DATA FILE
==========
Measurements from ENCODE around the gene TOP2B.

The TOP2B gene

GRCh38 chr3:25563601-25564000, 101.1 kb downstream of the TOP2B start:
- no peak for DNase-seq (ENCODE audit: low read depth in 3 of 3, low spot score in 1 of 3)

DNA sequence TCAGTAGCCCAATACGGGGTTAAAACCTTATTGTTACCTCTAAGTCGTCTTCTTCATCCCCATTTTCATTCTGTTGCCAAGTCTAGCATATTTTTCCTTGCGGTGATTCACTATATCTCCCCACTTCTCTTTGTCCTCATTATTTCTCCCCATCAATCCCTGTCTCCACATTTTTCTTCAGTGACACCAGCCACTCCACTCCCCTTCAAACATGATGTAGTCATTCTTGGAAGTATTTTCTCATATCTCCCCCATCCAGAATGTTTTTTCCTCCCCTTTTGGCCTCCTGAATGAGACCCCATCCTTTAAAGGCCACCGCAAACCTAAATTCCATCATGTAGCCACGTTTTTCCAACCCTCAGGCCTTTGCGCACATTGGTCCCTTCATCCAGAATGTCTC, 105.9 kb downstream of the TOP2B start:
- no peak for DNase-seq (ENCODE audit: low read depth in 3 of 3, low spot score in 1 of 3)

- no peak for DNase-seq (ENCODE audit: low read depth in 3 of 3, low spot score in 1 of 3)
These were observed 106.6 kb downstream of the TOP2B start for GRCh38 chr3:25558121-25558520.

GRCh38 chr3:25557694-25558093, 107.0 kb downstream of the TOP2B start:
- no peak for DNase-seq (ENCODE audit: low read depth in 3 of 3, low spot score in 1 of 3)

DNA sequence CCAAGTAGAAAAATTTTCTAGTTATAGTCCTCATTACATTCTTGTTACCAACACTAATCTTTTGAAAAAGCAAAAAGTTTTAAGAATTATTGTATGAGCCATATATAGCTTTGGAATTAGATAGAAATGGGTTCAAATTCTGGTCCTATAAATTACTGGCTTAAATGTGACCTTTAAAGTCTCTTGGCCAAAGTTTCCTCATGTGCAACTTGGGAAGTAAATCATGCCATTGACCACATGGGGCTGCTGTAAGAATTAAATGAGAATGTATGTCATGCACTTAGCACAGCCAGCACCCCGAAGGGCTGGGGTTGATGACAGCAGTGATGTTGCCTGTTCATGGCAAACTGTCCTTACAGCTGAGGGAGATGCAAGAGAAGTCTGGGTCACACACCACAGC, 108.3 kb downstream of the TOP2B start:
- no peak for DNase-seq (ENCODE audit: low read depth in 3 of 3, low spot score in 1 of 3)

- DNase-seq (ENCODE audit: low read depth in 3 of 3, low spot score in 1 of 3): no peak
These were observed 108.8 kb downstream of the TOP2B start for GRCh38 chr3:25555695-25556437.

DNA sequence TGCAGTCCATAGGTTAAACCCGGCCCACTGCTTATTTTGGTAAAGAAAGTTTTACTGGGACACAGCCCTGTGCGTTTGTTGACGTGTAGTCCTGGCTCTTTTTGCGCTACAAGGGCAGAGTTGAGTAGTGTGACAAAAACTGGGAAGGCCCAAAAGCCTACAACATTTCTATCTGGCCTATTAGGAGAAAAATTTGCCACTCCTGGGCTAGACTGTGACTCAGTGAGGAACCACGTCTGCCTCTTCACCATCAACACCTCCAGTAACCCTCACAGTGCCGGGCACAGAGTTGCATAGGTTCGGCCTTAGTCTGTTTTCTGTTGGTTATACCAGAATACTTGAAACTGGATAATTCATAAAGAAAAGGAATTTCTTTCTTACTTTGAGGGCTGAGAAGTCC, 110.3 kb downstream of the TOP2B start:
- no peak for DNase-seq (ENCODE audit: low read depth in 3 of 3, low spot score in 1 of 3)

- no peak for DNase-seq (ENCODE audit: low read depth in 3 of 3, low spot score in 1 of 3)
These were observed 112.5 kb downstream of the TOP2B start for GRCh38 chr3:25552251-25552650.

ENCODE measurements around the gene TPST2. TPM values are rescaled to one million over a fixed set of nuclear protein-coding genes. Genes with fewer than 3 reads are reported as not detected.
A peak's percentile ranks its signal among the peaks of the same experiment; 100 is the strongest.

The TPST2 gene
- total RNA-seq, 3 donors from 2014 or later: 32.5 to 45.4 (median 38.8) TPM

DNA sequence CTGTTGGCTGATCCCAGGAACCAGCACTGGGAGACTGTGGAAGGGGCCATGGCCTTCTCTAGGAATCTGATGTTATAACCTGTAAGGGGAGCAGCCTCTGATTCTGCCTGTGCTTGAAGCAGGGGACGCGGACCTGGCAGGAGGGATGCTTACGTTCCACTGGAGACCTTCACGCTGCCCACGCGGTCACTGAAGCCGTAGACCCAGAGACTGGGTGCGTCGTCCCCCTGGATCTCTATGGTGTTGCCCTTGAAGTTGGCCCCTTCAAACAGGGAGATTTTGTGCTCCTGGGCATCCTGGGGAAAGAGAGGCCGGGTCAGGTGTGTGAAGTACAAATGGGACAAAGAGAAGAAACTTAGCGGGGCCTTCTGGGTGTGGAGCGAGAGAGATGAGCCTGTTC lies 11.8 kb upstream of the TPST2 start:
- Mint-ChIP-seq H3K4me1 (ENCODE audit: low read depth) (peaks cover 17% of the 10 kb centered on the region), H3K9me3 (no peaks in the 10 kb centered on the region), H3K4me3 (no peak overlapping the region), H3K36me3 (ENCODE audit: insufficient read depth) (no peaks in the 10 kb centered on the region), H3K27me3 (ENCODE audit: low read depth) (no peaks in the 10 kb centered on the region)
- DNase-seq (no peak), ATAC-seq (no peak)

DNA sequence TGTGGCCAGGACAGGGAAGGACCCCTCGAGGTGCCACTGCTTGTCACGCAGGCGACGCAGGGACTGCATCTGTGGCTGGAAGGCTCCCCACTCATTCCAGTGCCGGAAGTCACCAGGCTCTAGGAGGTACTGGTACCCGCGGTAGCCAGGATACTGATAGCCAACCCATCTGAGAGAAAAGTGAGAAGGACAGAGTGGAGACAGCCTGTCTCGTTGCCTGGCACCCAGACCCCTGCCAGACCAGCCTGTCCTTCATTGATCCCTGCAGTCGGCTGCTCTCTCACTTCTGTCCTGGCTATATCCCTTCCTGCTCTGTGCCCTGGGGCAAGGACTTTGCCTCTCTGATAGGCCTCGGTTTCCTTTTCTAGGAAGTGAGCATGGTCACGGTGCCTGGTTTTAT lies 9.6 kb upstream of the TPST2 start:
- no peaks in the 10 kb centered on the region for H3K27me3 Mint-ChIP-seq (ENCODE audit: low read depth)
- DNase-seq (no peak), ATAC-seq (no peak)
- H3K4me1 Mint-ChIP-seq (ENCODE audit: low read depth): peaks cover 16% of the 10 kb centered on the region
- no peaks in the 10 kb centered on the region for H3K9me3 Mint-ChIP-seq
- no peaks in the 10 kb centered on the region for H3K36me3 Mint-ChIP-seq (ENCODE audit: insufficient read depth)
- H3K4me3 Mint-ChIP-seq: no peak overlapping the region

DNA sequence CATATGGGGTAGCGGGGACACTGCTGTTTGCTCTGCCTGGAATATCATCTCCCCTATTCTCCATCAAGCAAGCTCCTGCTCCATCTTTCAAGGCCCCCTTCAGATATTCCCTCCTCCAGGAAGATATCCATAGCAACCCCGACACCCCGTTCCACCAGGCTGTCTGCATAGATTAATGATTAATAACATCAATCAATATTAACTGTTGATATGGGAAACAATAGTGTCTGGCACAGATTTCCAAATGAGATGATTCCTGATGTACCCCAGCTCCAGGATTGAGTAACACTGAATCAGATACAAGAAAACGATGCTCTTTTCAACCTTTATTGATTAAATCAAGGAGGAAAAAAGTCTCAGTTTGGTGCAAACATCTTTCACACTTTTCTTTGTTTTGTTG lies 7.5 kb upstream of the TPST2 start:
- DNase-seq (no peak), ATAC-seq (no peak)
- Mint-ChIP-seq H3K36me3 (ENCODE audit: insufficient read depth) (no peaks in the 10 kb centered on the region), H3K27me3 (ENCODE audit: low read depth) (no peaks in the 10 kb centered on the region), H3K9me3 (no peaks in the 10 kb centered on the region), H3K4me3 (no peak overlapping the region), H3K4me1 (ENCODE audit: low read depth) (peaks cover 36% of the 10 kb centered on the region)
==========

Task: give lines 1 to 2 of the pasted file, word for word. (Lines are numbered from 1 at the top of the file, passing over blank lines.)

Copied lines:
Measurements from ENCODE around the gene TOP2B.

The TOP2B gene